Studies have shown that successful Women entrepreneurs start their businesses as a second or third profession.Because of their previous careers, women entrepreneurs enter the business world later on in life, around 40–60 years old. As women are now overtaking their male peers when it comes to education, having higher education degrees is one of significant characteristics that many successful female entrepreneurs have in common. (http://en.wikipedia.org/wiki/Female_entrepreneu r) Supporting entrepreneurship is undoubtedly a positive and practical choice, however there are many women across developing countries who don't receive any encouragement or support. As a result, these women are unable to pursue their dreams and a major source of growth is left untapped. "Limiting women's economic potential is for every country like leaving money on the table. It doesn't make sense, especially when we are still struggling to grow our way out of the economic crisis.” -HILLARY CLINTON

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It is vital that governments and organizations work to support women entrepreneurship and promote growth. However there are many issues that need to be addressed. Women face a myriad of social, economic and structural barriers which prevent them from succeeding in their pursuits. A high proportion of women entrepreneurs in developing countries operate in the informal economy, which restricts the potential for their business to grow. Also, women also typically lack access to training and access to business development services that would help them expand. Due to a low rate of financial literacy and a gap in financing for women entrepreneurs operating beyond the micro level, many women also have difficulty accessing the appropriate loans that they need to develop their businesses. Even if women do secure loans, many struggle to manage them.

We all very well know that half the world is woman. Educating a woman means educating a family. These two popular sayings underscore the critical and timeless roles women play in society. These aren’t entrepreneurial myths; they’re reallife examples of women-led ventures taking shape right now. The beauty of it is, unlike with getting women into corner offices of corporations, these ventures don’t require any shifts in corporate culture. In the developed world, the rule of law supports women’s rights to pursue their efforts and maintain the wealth they create. And hence, a nation should maximize all the potential it has by promoting the spirit of women.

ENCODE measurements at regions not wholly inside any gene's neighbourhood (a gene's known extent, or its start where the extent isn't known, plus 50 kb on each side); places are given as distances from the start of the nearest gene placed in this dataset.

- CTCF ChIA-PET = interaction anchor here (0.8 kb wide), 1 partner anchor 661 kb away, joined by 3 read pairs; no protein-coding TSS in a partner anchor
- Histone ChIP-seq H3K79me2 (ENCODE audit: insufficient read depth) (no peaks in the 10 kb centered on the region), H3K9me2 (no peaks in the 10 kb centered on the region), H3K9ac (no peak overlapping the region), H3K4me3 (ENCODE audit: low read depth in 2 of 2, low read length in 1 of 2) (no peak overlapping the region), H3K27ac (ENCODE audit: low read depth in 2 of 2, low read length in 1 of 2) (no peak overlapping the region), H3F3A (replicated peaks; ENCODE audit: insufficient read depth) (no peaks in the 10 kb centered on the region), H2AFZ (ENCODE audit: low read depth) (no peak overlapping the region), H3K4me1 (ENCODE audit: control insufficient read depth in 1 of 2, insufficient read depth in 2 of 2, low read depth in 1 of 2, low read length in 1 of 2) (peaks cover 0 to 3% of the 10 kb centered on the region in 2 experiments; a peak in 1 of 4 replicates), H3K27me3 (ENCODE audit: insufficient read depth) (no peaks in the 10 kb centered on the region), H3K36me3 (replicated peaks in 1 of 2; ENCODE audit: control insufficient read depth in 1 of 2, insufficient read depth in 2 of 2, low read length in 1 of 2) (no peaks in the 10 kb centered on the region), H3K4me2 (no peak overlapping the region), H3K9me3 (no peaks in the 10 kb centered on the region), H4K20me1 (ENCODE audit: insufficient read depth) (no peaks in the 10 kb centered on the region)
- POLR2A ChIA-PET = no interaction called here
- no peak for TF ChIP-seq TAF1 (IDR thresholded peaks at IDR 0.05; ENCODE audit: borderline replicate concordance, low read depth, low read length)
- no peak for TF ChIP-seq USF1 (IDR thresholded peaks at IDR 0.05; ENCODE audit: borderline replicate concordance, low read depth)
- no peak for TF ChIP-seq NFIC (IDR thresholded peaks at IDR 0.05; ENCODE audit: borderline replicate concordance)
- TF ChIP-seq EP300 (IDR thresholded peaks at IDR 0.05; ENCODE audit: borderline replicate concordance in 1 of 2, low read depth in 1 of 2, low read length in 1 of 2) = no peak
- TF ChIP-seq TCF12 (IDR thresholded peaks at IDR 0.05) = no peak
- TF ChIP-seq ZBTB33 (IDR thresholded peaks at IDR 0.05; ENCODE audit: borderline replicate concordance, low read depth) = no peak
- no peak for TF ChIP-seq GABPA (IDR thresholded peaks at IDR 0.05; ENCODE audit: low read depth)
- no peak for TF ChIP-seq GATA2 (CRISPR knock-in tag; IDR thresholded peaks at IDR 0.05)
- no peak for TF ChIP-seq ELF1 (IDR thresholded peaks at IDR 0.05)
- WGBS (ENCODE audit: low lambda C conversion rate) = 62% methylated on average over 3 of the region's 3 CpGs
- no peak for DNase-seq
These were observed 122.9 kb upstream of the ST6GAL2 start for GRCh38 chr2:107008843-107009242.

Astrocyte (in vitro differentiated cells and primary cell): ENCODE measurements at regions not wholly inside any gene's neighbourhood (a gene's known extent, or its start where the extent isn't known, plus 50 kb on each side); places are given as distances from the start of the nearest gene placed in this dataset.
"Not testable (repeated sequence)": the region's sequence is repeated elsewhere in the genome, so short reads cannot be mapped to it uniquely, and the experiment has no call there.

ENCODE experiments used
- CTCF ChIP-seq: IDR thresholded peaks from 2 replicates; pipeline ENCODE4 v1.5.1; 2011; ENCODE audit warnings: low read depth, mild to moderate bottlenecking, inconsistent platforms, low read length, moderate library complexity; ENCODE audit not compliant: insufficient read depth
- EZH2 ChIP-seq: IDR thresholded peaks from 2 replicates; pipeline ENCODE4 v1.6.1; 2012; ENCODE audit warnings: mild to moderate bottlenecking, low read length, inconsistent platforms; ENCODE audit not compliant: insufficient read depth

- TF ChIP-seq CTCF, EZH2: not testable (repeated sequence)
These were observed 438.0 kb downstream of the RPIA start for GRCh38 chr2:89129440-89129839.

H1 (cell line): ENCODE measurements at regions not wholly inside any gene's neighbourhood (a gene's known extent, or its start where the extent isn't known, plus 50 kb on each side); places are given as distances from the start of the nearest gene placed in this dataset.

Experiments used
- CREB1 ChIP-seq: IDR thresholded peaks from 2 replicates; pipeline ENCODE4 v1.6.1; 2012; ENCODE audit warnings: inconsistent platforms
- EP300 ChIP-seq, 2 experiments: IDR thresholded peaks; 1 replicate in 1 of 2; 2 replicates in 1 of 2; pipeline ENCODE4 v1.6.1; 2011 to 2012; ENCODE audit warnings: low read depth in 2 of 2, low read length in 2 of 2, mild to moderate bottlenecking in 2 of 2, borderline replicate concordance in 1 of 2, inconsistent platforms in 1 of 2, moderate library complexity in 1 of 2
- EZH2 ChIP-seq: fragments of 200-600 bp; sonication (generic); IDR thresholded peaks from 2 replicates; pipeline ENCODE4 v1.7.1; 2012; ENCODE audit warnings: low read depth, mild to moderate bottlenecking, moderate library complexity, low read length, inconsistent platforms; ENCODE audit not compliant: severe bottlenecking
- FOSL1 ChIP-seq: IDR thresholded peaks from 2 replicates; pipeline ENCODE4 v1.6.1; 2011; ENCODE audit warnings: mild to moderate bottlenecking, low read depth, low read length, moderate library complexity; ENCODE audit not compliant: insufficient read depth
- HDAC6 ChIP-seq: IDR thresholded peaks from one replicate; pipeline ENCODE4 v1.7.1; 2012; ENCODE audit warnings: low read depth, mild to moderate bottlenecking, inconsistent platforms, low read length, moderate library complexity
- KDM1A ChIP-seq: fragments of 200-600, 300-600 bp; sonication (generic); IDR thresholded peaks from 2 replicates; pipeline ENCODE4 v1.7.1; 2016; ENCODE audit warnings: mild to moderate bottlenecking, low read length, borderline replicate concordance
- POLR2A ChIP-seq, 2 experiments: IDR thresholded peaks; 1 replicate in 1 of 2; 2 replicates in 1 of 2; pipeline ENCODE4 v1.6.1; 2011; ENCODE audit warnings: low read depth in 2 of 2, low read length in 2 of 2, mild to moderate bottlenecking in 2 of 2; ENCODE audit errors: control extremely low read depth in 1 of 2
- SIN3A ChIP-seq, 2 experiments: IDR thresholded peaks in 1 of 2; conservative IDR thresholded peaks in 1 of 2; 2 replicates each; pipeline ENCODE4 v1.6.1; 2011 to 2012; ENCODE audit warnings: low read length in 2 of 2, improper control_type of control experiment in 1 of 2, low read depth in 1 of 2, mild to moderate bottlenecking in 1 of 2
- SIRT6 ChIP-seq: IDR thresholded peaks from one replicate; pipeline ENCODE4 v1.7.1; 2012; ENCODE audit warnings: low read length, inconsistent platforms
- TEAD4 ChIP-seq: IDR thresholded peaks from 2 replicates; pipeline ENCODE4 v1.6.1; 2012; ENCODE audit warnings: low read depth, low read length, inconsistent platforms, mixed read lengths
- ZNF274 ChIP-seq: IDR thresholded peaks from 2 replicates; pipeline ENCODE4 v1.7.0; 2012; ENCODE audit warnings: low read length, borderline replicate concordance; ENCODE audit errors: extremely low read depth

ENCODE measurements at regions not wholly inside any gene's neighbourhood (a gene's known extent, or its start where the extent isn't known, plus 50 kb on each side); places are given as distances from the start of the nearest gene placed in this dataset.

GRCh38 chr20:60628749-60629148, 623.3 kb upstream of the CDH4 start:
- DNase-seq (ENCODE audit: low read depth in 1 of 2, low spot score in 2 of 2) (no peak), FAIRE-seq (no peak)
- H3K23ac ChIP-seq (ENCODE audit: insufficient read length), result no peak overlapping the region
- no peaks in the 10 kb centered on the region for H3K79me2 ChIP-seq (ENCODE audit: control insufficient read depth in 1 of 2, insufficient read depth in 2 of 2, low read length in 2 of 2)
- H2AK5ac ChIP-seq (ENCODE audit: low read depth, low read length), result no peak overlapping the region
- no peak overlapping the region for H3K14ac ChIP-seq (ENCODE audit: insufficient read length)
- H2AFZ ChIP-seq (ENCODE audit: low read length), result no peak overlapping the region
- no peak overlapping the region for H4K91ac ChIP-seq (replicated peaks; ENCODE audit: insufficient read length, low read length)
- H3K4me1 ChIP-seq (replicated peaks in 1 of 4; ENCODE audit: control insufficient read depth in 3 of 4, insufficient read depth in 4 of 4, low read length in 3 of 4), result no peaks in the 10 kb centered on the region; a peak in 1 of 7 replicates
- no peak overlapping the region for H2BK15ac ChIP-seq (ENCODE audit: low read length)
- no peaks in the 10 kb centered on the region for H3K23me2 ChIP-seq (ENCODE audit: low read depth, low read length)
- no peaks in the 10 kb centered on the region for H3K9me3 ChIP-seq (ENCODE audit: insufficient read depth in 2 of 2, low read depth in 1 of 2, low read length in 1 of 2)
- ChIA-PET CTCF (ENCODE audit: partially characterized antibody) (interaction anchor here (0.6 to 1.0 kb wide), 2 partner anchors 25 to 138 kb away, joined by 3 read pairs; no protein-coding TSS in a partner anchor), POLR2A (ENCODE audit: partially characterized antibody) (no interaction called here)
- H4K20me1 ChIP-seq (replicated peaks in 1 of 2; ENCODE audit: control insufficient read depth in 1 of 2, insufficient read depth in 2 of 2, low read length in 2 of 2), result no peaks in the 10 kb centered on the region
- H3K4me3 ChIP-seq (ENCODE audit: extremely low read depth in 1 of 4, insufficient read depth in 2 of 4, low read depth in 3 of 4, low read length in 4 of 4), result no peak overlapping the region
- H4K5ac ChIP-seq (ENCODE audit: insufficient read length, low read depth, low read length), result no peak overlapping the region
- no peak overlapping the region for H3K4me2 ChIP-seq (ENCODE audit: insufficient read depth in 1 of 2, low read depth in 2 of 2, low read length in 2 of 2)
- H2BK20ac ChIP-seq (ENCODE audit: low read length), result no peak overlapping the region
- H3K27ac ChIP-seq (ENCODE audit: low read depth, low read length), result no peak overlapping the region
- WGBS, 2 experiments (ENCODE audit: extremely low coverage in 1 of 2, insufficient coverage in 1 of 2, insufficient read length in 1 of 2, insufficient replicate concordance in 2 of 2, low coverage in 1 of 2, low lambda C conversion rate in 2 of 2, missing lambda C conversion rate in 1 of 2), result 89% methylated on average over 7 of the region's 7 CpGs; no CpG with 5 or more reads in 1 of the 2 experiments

Indeed, women entrepreneurs also lack effective networks that can support learning and leveraging of resources, such as knowledge, business advice and mentorship. Because much of business culture is male-dominated, women tend to be excluded from such circles. Lastly, women lack the support from their peers and communities to pursue their entrepreneurial pursuits. Many societies still discourage women from going into business, and there are few positive role models for women entrepreneurs to inspire them to push ahead despite the odds.

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ENTREFEATURE

A STYLISH FOOT IN THE DOOR (Kriti Dua & Sankalp Parihar,Great Lakes Institute of Management Chennai) “You choose your friends by their character and your socks by their colour.” -Gary Oldman , English screen and stage actor

Ever wondered if a mundane and ordinary looking idea like selling socks could ever become so much fun? Well, the thought sneaked into minds of two young womenSeema Seth, 33, and Pooja Mehta, 28, and they beautifully metamorphosed it into their entrepreneurial venture- Footsy.in. Incepted in February 2012, this colourful e-commerce start-up caters to people who believe in trying out unconventional styles and believe that ‘socks are a reflection of one’s personality’. The founders who were then working as designers for other brands got together and resolved to start a product-led business of their own.

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Sock it up – Working Model Their current focus is on expanding their product catalogue. Main operational model includes design and manufacture of own products like socks and woollen snugglers and they also curate products from International brands. Footsy is transforming into a sought after brand for sock-a-holics all over the country. Their offerings range from socks, legwarmers, handmade snugglers to shoelaces, in scores of patterns and designs.

Marketing By using a young, catchy and playful name – Footsy, which is also a flirtatious game played using feet, they have carefully positioned